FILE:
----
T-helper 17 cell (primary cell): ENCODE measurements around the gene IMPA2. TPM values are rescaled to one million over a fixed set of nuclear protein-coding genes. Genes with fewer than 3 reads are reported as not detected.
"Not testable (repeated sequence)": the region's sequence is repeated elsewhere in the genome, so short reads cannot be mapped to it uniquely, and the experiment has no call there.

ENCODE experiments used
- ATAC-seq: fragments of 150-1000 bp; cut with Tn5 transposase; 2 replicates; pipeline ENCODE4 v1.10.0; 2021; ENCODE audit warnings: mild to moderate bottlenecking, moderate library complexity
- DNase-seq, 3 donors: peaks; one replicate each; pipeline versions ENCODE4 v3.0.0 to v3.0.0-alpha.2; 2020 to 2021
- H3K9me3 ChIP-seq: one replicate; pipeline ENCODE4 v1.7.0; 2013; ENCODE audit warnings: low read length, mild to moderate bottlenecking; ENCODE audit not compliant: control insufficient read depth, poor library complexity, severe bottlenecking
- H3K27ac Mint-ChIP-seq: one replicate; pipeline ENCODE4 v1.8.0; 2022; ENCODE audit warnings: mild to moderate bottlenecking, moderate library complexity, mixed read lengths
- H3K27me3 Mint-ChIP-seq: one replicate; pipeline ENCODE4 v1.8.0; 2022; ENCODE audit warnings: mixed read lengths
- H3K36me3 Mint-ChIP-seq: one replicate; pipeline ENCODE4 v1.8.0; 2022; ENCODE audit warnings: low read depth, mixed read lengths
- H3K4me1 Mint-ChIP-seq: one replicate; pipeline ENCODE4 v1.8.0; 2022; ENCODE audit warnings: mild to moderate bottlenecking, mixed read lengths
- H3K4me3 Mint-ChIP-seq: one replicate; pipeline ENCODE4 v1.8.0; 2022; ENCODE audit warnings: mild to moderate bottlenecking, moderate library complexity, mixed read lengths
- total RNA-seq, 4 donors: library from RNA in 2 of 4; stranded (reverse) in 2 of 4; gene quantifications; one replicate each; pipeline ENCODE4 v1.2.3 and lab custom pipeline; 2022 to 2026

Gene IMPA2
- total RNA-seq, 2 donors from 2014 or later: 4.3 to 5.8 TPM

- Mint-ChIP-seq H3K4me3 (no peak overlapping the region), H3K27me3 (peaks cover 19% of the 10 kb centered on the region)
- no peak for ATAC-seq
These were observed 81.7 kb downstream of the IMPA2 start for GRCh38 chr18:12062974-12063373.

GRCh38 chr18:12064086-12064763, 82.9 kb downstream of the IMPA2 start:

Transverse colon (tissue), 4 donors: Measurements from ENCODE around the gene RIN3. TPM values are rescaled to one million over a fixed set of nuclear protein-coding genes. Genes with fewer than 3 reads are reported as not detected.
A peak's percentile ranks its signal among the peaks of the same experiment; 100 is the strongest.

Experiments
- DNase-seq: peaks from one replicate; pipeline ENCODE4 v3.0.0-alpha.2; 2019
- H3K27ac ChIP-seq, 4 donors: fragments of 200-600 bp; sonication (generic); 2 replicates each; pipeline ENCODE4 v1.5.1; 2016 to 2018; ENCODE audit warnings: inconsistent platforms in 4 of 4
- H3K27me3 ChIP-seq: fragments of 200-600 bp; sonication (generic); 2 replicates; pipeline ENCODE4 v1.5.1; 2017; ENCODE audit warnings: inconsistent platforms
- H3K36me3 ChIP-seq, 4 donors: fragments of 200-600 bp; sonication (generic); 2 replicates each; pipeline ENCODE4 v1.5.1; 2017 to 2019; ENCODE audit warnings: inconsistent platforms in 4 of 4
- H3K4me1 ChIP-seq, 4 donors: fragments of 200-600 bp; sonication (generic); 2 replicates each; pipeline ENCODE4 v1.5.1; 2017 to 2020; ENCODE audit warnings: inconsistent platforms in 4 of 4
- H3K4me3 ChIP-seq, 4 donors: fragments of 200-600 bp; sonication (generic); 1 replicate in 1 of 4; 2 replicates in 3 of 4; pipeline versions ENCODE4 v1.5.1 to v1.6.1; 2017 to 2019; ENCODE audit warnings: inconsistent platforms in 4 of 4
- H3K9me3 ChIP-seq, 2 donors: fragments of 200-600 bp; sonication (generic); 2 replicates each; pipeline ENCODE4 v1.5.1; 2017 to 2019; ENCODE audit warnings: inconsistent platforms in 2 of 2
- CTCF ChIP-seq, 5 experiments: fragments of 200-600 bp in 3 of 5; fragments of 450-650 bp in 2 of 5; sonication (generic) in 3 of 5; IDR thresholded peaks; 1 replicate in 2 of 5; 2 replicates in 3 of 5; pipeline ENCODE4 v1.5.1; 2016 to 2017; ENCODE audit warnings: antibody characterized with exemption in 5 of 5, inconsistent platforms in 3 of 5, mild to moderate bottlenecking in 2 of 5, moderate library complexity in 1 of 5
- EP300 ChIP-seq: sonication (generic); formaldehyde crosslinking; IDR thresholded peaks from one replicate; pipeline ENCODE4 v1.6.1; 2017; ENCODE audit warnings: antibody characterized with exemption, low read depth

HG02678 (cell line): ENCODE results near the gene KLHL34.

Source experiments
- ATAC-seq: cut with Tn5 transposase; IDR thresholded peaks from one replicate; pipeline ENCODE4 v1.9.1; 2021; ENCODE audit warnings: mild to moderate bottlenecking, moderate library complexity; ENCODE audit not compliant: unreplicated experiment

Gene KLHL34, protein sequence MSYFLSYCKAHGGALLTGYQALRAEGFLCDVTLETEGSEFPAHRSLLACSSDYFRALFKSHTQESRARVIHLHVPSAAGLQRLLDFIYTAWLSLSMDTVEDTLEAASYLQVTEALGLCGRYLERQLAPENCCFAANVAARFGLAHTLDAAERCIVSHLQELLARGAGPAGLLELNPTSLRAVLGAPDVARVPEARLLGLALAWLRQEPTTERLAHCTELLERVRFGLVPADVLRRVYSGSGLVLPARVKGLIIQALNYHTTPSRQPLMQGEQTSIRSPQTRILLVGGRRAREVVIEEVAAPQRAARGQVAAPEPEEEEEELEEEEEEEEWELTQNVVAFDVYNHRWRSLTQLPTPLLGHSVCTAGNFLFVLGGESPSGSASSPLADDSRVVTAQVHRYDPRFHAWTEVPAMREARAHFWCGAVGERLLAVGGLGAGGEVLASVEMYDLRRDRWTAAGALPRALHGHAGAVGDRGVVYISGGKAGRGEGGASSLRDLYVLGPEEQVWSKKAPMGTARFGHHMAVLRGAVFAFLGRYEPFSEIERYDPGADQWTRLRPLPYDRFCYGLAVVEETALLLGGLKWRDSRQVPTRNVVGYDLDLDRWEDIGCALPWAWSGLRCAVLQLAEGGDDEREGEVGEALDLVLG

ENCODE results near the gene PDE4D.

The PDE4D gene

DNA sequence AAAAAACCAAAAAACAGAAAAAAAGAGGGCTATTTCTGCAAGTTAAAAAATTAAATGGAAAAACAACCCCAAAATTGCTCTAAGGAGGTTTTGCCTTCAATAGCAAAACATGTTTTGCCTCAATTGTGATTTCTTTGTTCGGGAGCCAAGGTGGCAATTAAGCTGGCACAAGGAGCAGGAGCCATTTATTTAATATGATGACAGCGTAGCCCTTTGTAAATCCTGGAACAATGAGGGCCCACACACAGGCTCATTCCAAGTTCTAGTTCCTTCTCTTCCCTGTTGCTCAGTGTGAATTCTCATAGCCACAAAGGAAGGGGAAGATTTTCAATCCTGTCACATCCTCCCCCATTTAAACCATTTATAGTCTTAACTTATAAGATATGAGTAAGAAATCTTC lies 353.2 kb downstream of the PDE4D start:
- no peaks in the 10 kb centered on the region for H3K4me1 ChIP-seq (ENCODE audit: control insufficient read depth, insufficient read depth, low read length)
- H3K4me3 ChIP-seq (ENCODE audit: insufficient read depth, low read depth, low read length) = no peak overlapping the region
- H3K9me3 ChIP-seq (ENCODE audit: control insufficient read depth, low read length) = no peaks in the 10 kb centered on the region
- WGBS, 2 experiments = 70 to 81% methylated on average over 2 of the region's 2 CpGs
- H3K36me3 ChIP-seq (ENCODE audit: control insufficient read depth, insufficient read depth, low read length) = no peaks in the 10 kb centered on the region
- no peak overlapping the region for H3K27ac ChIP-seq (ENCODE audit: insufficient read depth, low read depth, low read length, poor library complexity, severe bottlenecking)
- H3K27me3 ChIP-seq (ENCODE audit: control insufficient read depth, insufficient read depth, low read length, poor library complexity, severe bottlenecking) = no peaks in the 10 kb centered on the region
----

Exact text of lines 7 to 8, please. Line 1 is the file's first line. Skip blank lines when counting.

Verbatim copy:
- H3K27ac Mint-ChIP-seq: one replicate; pipeline ENCODE4 v1.8.0; 2022; ENCODE audit warnings: mild to moderate bottlenecking, moderate library complexity, mixed read lengths
- H3K27me3 Mint-ChIP-seq: one replicate; pipeline ENCODE4 v1.8.0; 2022; ENCODE audit warnings: mixed read lengths